Dart series: asynchronous programming in dart

brief introduction

Friends familiar with javascript should know that the syntax of await and async has been introduced into ES6, which can facilitate asynchronous programming and get rid of the callback hell. As a new language, dart has no reason not to inherit this excellent quality. Naturally, there are await and async languages in dart. Let's have a look.

Why asynchronous programming

So why use asynchronous programming? Can't it be solved only by synchronization?

In fact, in most cases, synchronization is enough, but in the following cases, the synchronization scenario is still flawed.

  1. It takes a long time to download data from the network.
  2. How long it takes to read the database.
  3. Reading data from a file.

In conclusion, if some operations take a lot of time, asynchronous programming can be used.

How do you use it?

Async is the descriptor of the method. If await is to be used, it must be used together with async:

Future<void> checkVersion() async {
  var version = await lookUpVersion();
  // Do something with version
}

Note that await is usually followed by a Future object.

Let's take a look at an example of using asynchronous programming incorrectly:

String createOrderMessage() {
  var order = fetchUserOrder();
  return 'Your order is: $order';
}

Future<String> fetchUserOrder() =>
    Future.delayed(
      const Duration(seconds: 2),
      () => 'Order one!',
    );

void main() {
  print(createOrderMessage());
}

The above code is intended to print out the time-consuming data retrieved from the database, but the result is not as expected. The reason is that the fetchUserOrder method is an asynchronous method, so it will not return immediately, resulting in the failure of printing the result.

Rewrite the above code with async:

Future<String> createOrderMessage() async {
  var order = await fetchUserOrder();
  return 'Your order is: $order';
}

Future<String> fetchUserOrder() =>
    Future.delayed(
      const Duration(seconds: 2),
      () => 'Large Latte',
    );

Future<void> main() async {
  print('Fetching user order...');
  print(await createOrderMessage());
}

Future

Above, we used Future in the process of using async and await. In java, Future represents the execution result of a thread. In dart, Future represents the result of an asynchronous execution.

Future has two states: incomplete or completed.

When an asynchronous function is first executed, an unfinished Future will be returned. The unfinished Future will wait for the completion or failure of asynchronous execution.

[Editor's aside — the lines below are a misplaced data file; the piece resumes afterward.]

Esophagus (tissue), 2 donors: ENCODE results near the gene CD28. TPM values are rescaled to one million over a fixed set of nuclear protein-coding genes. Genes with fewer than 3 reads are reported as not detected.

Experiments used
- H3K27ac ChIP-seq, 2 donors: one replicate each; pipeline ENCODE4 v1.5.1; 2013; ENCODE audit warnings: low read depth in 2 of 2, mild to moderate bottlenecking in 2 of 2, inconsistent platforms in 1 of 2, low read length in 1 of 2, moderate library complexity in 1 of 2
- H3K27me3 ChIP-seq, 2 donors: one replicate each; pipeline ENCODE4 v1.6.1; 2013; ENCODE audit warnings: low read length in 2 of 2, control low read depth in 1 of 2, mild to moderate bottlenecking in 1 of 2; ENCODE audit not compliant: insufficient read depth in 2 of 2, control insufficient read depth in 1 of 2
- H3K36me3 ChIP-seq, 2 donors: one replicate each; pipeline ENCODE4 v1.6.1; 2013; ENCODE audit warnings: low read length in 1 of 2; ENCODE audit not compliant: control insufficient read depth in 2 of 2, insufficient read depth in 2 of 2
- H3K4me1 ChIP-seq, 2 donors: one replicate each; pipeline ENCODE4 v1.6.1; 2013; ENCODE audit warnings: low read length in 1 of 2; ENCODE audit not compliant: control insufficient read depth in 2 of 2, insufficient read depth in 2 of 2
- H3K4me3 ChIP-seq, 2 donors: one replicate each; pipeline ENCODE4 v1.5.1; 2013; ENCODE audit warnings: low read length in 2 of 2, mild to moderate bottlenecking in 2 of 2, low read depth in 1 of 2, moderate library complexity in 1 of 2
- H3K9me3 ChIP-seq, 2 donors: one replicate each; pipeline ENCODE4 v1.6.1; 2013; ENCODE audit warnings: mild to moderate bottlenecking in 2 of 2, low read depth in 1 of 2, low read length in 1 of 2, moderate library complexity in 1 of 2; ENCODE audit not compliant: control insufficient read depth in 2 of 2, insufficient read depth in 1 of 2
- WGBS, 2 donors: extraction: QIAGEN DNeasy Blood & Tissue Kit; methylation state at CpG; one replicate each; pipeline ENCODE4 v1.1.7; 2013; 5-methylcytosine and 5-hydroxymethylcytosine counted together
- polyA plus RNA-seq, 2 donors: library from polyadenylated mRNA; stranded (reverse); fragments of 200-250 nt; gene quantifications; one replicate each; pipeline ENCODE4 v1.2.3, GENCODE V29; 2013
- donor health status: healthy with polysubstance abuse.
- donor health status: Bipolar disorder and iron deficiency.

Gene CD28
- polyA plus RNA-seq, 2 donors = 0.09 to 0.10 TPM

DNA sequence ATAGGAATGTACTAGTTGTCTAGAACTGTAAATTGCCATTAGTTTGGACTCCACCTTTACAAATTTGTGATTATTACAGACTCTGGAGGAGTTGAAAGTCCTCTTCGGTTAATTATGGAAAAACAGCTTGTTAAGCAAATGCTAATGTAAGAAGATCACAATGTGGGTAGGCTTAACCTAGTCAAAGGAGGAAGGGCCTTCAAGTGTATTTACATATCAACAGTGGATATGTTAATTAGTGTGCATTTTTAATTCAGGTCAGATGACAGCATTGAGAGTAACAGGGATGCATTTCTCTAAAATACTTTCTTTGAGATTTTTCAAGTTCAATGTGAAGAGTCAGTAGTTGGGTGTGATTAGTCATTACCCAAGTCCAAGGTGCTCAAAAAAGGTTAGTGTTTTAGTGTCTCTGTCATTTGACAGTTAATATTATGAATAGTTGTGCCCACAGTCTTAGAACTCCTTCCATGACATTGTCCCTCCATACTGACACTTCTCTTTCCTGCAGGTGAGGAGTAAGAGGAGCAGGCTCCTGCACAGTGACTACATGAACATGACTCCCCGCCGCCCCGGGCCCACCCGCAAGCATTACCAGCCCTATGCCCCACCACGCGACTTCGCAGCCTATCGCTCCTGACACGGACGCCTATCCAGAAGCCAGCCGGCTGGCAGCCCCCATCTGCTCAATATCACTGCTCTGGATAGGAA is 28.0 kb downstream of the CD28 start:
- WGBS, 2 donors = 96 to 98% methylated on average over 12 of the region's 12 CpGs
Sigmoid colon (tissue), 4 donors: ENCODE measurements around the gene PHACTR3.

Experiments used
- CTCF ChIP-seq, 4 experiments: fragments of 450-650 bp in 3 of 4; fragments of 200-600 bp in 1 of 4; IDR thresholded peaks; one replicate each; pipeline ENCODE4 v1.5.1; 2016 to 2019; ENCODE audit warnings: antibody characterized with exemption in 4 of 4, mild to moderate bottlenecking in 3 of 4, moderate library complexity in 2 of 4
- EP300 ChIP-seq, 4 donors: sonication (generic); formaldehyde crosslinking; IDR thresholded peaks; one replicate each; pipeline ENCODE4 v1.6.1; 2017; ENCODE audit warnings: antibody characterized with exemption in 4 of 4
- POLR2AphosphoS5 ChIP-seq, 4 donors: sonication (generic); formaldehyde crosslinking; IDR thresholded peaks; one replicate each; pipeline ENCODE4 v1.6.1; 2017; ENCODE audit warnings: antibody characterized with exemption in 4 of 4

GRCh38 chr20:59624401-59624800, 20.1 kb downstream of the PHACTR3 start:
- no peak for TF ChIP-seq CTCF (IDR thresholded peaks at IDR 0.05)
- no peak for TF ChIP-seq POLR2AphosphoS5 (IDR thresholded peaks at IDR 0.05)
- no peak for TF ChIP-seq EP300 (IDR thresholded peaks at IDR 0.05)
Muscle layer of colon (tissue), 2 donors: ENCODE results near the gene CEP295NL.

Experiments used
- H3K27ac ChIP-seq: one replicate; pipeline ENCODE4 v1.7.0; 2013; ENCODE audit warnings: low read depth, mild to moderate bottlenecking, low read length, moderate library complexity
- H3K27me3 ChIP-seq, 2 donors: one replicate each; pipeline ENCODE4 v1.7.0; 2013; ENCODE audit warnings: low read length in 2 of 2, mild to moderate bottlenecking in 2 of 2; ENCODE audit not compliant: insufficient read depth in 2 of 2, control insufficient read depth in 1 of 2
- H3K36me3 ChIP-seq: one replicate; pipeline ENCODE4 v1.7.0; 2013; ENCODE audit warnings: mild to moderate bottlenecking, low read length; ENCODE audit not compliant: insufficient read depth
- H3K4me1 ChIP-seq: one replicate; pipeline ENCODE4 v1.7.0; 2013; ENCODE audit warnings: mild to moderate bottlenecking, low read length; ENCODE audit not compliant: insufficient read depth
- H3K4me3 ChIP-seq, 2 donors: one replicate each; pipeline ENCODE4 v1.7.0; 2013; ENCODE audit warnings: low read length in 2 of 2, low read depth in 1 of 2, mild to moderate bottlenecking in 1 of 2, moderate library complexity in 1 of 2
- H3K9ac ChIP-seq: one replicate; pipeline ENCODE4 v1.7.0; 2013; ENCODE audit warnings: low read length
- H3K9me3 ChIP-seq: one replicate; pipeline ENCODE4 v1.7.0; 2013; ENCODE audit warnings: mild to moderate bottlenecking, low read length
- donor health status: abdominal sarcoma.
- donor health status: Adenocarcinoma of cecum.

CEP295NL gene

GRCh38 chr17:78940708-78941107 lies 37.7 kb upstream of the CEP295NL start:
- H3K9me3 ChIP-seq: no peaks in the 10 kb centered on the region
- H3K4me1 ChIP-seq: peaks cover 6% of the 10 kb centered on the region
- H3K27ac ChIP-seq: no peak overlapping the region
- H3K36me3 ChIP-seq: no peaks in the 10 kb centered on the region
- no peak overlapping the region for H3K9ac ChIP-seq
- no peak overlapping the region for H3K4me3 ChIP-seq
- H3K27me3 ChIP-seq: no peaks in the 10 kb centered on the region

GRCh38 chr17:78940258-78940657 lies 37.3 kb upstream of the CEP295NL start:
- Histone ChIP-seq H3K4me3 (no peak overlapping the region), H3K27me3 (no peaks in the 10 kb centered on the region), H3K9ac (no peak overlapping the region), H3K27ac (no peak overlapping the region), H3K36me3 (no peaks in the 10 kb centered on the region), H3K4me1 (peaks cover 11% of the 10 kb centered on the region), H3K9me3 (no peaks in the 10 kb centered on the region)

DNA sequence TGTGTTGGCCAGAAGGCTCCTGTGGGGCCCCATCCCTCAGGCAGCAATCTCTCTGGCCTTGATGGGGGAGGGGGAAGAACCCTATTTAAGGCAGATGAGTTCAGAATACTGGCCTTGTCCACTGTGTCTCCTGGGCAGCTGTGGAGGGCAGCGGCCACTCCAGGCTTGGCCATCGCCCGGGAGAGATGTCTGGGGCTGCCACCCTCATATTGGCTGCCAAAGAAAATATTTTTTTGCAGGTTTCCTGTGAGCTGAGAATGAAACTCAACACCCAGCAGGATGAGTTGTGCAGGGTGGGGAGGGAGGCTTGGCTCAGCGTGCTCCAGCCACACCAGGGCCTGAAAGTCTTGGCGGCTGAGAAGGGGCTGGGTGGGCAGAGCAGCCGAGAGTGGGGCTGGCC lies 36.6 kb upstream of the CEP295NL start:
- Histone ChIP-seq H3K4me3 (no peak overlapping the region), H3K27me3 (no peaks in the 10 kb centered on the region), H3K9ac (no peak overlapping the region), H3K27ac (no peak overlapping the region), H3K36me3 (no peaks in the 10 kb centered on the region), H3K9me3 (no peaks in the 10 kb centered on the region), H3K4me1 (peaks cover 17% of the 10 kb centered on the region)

Whether the asynchronous program succeeds or fails, it will eventually return a completion status.

The Future returned by async can be generic, indicating the specific type to be returned. For example, Future < string > means to return a string, while Future < void > means not to return any value.

Here are two different return examples:

Future<String> fetchUserOrder() {
  return Future.delayed(const Duration(seconds: 2), () => 'Large Latte');
}

Future<void> fetchUserOrder() {
  return Future.delayed(const Duration(seconds: 2), () => print('Large Latte'));
}

The following is an example of an exception:

Future<void> fetchUserOrder() {
  return Future.delayed(const Duration(seconds: 2),
      () => throw Exception('Logout failed: user ID is invalid'));
}

Asynchronous exception handling

In the async function, you can directly use try catch to catch exceptions thrown in the asynchronous method of await:

try {
  print('Awaiting user order...');
  var order = await fetchUserOrder();
} catch (err) {
  print('Caught error: $err');
}

Calling asynchronous functions in synchronous functions

The fetchUserOrder() described above returns a future < string >, indicating an asynchronous execution process.

So if it is a synchronous method, such as the main() function, how to call the asynchronous method and get the return value?

Await is definitely not acceptable, because await can only be invoked in async's method. The then statement can be used at this time:

fetchUserOrder().then(order=>'do something');

The then statement will wait for the result returned by asynchronous execution, and then process the result, which is actually equivalent to a callback in javascript.

summary

The above is the usage of async and await in dart.

This article has been included in http://www.flydean.com/12-dart-async/

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Tags: Flutter dart

Posted on Sun, 21 Nov 2021 04:22:47 -0500 by PoOP